The critical role of carbon offsets in complementing the built environment’s embodied carbon goals
At COP27 in Sharm El-Sheikh, Egypt, we saw the UN High Level Climate Champions set an important goal for the global built environment. For all new projects to achieve a 40% reduction in embodied carbon by 20301. This is an ambitious target aligned with those previously set by organisations such as the World Green Building Council2 and Green Building Council of Australia3.
Embodied carbon represents the emissions associated with the materials and construction processes used throughout the entire life of a building or piece of infrastructure, accounting for 11% of total global carbon emissions4.
A 40% reduction in embodied carbon is significant, however it begs the question at a time when rapid decarbonisation is needed across all sectors to address the climate crisis, why isn’t this figure higher?
The goal of a 40% reduction reflects the hard-to-abate nature of embodied carbon. Particularly the ‘upfront emissions’ that are released during the manufacturing of building materials. These represent the most significant portion of embodied carbon and are locked into that building or piece of infrastructure’s carbon footprint from day one.
Many organisations throughout industry are leading efforts to reduce upfront emissions by innovating in product manufacturing, reusing building materials and refurbishing existing buildings. However, the unfortunate reality is that in the short-to-medium term, a significant portion of the greenhouse gas emissions associated with the production of new building materials are not going anywhere due to technological constraints. Of particular significance are steel and cement, with the production of these materials when considered across all use cases representing 8% and 6% of total global emissions respectively5.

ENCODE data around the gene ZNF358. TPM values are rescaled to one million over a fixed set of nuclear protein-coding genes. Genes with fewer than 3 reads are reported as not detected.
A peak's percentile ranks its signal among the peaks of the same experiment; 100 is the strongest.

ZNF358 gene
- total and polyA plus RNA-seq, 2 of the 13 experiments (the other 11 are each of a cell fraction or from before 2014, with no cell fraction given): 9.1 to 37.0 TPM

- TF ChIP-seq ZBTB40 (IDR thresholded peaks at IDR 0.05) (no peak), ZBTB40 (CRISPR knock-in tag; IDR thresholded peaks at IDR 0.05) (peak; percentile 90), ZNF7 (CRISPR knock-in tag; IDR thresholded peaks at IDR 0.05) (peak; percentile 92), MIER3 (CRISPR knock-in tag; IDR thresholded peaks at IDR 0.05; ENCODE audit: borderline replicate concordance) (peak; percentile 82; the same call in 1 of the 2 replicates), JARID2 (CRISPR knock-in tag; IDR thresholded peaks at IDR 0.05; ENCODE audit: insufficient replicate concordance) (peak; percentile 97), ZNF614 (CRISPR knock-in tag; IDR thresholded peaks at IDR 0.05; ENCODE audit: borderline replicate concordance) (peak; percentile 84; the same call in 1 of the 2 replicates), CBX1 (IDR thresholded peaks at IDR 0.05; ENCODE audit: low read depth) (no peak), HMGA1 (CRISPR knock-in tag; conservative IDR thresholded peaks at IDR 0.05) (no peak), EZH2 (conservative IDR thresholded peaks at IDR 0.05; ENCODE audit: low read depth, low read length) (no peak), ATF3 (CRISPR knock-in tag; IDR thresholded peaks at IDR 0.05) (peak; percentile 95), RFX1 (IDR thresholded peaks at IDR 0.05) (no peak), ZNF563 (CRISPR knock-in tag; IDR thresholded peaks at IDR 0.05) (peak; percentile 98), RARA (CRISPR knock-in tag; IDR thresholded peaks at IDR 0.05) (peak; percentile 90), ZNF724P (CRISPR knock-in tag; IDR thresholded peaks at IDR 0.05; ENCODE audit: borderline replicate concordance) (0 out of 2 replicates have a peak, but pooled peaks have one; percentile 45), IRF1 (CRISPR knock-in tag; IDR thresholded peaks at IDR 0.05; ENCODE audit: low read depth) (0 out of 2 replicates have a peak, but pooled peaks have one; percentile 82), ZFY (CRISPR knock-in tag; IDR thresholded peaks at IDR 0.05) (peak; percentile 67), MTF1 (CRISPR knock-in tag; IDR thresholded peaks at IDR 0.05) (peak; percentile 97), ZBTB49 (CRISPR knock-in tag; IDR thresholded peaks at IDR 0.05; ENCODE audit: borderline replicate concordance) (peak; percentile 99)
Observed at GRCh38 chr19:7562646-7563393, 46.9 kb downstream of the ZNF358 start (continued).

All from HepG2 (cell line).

We can’t just stop using steel and cement. So what can we do?
This is where carbon offsets will play a key role.
Until we reach a point where building material production has completely decarbonised, high-integrity offsets will be needed to address unavoidable emissions. The purchase of high-quality, high-integrity offsets allow organisations throughout the value chain to invest in projects that prevent greenhouse gases from being released or remove them from the atmosphere, neutralising the hard-to-abate embodied carbon that can’t yet be eliminated.
Utilising offsets to account for embodied emissions also creates a real cost of carbon for new projects, which helps to accelerate the business case for activities that avoid emissions in the first place. In this way, offsets complement the collective goal of 40% reductions by 2030 and beyond.
Why wait until 2030?
As is being demonstrated by a growing number of industry leaders, offsets enable organisations to demonstrate leadership by taking responsibility for the carbon locked into building materials being used in construction today. Additionally, waiting until the final hour can dramatically increase the risk of not being able to access appropriate offsets.
It is essential that extensive due diligence is conducted when procuring offsets to make certain they are high-integrity. This ensures genuine carbon abatement and helps to manage reputational risks. Offsets can also deliver other amazing co-benefits, such as supporting First Nations peoples and cultures, promoting the regeneration of ecosystems and biodiversity, and addressing the health impacts of inefficient cookstoves on international communities.
Through the utilisation of carbon offsets, organisations can address their carbon footprint whilst achieving other sustainability-linked goals. Did someone say three birds, one stone?
As the grid decarbonises, buildings and infrastructure will move towards a position of net-zero in operation, and embodied carbon will represent a growing portion of the overall carbon footprint. We can’t afford to ignore these emissions. We will need offsets.
TEM proudly manages the carbon offsetting for organisations including Goodman Group, Lendlease and CBRE. Please contact Nick at firstname.lastname@example.org to find out how we can support your organisation.